Probably her most advanced learning "environment" is WISE (http://wise.berkeley.edu), which provides projects on several topics, including genetically modified foods, earthquake prediction and the deformed-frog mystery. The program uses diagrams, graphs and demonstrations to help students learn core concepts. The program is based on years of experiments in classrooms conducted by Linn and her colleagues to discover how best to explain these core concepts and build on the ideas that students bring to science class (see www.clp.berkeley.edu). For example, students often struggle with the difference between heat and temperature--thinking that because a metal chair feels colder than wood, its temperature is lower. Linn and her colleagues discovered that visualizations showing how heat moves faster from a person's hand into metal than into wood--making the wood seem warmer--was enough to help students properly interpret their sensory experience.
"We have numerous useful experimental findings about students' beliefs and learning practices that allow us to shape teaching tools to address these issues," says Linn. "We design new ideas to add to the mix of views held by students to propel their reasoning in a normative direction."
Integrating learning research
Jim Pellegrino, PhD, and Susan Goldman, PhD, have spent their careers studying the learning sciences from slightly different perspectives. Now, the husband and wife are integrating their ideas as co-directors of a revolutionary center started at the University of Illinois at Chicago (UIC).
Both are world-renowned for their research--Pellegrino for his work on individual differences and educational assessment, and Goldman for her work on comprehension, learning and the design of innovative curricula and learning environments, particularly multimedia-based programs.
Their goal at UIC is to create an interdisciplinary research center on cognition, instruction and teacher development that will bring together various perspectives and disciplines in the learning sciences to address complex questions and problems in education and learning.
"The center is very much trying to capture the spirit of a multidisciplinary inquiry into issues of learning," says Pellegrino, "from student learning to teacher learning and design of environments that encourage that. It can also mean 'What are the organizational conditions that best support student or teacher learning?' or 'What is the best way to structure the classroom environment?'"
The center is housed in the psychology department, but "just thinking about psychology wasn't going to do it," explains Goldman. "There are people in mathematics, science, computer science, a host of people in the college of education concerned with literacy, leadership and teacher development, and of course people in psychology looking at cognitive aspects of learning. Until now they've mostly been working on education issues by themselves or in small teams."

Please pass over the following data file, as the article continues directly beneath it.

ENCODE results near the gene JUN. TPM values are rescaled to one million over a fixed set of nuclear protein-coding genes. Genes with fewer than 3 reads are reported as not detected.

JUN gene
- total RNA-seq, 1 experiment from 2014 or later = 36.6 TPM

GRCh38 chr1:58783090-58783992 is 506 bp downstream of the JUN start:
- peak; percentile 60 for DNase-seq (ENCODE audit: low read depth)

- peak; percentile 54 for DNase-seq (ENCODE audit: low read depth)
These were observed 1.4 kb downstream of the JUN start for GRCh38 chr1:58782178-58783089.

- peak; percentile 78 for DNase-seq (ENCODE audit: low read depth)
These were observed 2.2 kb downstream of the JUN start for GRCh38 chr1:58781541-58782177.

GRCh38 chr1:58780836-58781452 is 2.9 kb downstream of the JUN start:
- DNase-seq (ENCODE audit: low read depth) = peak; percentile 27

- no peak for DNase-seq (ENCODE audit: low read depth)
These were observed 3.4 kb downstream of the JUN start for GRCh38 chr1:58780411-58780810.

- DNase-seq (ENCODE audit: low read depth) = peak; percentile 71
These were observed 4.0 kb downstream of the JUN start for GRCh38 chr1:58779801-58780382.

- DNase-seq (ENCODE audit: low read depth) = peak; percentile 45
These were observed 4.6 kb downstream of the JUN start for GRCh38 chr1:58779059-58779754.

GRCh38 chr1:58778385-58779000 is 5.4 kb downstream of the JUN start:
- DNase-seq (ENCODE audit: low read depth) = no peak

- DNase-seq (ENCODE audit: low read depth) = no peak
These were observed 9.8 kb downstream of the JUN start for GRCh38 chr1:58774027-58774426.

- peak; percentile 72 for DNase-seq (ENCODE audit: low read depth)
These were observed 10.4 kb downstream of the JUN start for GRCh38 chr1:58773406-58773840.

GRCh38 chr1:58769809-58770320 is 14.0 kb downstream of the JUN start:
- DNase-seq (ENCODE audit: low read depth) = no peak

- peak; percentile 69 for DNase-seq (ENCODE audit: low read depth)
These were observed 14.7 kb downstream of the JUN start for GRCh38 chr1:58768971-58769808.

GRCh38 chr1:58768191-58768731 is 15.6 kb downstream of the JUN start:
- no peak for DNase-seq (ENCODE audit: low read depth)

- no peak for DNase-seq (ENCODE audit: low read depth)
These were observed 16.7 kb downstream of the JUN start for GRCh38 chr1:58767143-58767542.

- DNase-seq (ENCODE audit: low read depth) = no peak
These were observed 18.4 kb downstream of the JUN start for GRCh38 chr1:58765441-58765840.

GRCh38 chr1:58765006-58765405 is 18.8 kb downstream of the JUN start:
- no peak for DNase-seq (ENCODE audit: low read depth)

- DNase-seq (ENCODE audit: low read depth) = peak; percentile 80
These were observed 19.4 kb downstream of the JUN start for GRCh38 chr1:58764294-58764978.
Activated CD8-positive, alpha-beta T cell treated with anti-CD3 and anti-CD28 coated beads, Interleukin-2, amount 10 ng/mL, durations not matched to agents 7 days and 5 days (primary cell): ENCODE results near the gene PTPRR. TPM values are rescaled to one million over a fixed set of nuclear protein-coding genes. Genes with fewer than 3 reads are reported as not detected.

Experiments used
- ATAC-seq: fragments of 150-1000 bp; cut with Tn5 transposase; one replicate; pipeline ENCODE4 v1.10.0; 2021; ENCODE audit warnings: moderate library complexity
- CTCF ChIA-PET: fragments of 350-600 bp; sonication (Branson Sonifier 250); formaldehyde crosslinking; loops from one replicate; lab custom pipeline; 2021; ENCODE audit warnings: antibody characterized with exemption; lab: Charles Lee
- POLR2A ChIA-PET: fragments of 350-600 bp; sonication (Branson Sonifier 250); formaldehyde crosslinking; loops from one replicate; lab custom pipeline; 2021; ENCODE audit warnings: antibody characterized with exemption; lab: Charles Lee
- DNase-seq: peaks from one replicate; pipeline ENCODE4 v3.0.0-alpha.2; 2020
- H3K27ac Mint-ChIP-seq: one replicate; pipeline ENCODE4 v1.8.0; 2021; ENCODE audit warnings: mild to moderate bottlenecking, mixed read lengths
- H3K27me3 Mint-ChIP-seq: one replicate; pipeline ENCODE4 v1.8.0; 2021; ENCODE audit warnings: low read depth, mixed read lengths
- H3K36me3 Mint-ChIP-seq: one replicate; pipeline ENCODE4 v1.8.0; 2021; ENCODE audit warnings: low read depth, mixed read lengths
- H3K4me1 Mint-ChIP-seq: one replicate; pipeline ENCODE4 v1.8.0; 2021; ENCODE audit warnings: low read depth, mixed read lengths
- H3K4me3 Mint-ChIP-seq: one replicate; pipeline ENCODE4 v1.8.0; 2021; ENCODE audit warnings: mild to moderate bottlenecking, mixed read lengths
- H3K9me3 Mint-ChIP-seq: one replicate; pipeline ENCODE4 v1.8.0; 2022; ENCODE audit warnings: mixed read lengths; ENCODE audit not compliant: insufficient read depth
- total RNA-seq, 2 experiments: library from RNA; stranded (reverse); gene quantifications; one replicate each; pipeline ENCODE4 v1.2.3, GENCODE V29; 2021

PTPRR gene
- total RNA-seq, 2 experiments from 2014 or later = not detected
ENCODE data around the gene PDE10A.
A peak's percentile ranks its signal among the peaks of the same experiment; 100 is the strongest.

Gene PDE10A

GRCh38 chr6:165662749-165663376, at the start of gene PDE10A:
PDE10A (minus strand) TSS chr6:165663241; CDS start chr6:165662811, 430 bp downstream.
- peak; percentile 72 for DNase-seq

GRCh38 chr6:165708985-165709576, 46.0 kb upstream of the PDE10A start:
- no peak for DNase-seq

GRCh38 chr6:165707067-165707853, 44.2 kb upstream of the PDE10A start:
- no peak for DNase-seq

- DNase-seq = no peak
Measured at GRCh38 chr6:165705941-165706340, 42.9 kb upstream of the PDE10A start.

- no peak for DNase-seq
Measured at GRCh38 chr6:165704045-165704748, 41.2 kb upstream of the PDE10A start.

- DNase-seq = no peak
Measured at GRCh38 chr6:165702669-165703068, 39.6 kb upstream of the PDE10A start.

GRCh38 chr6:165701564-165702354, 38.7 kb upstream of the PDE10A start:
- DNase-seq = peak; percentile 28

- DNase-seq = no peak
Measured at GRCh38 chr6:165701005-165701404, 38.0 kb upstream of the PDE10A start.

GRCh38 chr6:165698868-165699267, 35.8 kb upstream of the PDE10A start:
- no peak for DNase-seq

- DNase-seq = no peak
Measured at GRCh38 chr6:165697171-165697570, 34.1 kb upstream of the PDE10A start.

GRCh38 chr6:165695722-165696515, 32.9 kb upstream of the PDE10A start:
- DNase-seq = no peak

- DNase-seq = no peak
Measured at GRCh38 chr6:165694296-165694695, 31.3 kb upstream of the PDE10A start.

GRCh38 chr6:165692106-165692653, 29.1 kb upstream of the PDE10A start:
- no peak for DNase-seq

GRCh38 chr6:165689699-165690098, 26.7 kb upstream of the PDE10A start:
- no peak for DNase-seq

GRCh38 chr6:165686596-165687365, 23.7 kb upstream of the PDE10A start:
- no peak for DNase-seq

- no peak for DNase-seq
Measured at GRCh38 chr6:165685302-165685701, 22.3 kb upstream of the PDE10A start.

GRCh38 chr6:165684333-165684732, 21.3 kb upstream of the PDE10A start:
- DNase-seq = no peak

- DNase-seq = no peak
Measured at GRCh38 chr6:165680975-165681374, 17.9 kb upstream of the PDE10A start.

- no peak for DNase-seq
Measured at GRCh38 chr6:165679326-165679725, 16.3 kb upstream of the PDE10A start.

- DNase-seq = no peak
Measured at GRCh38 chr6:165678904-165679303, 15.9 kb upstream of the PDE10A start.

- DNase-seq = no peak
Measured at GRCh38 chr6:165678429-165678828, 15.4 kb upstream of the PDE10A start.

The center creates a context for people to share ideas and develop projects through coordinated dialogues, colloquia and joint grant proposals, says Goldman. She and Pellegrino spend a lot of time doing outreach to discover which faculty members and students on campus are doing related work and to encourage them to work together. After just one year, they've coordinated people from eight different departments in partnership with a group of researchers from Northwestern University and the Chicago Public Schools to compete for a math and science partnership grant from the National Science Foundation.
"The vision for the center can be articulated at several different levels," says Pellegrino. "One is the vision for effectively merging the talents that are here already at UIC to pursue projects of a larger scope than individual investigators could take on. Beyond that, we're obviously interested in how the center can be a point of synergy for projects with connection to the Chicago Public Schools. And related to that is a vision of effectively working with colleagues across institutions in Chicago--Northwestern, the University of Chicago, Loyola, DePaul. The idea is to leverage the talent that exists here locally to pursue work that has theoretical and practical benefits."
The center also supports its own seed grant competition to encourage partnerships among researchers who haven't worked together before.
Along with their work at the center, both Pellegrino and Goldman are maintaining their separate research agendas. He's interested in designing educational assessments to measure what people know--not to grade them, but to understand where instruction is failing them.
"I think of assessment as a fundamental part of teaching and learning," he says.
He sees the day when teachers have teaching tools that have assessments embedded in technology. Those assessments then provide teachers with information they can use to see where students are having problems.
Meanwhile, Goldman divides her time between the lab and classrooms, using what she learns in lab studies--assessing the variables that affect what children learn--to guide collaborations with practitioners; in turn, she uses what she learns from practitioners and their classrooms to inform lab studies. Often, curriculum development is part of the collaboration because new kinds of materials embody new ways of thinking about teaching and learning. Along with colleagues, she's already designed two multimedia-based learning programs--one for mathematics and one on reading comprehension and writing.Beth Azar is a writer in Portland, Ore.